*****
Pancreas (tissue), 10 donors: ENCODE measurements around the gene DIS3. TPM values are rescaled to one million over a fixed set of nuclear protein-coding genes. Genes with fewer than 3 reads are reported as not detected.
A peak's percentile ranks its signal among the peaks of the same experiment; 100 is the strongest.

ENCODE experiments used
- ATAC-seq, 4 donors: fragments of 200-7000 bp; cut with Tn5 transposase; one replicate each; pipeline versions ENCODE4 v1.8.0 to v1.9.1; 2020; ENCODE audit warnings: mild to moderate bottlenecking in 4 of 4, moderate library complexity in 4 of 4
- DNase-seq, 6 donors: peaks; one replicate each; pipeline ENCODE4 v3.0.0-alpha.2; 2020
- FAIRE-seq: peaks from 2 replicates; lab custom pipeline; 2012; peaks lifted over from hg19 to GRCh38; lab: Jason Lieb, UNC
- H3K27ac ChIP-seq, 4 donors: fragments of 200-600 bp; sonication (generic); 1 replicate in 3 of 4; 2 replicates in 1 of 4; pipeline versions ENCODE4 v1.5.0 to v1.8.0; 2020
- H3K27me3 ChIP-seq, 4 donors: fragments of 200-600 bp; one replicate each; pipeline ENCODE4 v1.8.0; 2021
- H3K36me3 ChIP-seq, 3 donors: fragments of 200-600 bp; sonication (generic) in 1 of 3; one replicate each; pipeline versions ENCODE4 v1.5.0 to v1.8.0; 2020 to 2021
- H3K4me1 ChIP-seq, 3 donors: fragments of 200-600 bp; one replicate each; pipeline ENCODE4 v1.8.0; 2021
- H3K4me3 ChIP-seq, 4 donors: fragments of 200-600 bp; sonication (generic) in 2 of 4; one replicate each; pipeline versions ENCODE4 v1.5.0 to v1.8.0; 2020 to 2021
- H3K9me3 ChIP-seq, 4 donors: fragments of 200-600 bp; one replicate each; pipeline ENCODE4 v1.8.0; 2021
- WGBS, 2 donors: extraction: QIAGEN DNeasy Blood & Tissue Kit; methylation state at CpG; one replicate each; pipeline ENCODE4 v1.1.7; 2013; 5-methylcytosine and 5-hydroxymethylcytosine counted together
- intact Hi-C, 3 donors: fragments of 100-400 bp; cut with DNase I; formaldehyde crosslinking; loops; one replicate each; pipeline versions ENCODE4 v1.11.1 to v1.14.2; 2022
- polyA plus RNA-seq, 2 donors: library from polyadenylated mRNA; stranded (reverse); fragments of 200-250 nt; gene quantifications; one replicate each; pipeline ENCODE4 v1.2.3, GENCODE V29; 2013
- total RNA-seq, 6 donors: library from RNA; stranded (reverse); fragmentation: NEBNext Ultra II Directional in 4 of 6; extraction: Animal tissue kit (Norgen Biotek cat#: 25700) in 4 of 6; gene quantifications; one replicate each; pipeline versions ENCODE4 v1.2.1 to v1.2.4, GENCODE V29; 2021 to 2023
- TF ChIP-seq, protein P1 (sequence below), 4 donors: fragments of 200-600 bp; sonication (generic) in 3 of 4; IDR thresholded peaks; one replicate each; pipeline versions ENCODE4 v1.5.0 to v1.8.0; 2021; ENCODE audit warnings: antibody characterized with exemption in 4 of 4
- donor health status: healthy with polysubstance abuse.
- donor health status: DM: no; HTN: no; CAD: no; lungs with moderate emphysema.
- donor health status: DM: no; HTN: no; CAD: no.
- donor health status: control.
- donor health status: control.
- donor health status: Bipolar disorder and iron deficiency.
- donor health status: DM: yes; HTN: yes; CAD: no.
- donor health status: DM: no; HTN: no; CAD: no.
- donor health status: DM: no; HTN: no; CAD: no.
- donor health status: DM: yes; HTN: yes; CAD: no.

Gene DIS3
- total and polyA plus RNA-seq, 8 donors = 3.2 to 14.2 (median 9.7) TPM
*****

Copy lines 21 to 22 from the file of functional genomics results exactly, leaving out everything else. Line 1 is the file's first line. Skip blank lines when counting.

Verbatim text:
- donor health status: control.
- donor health status: control.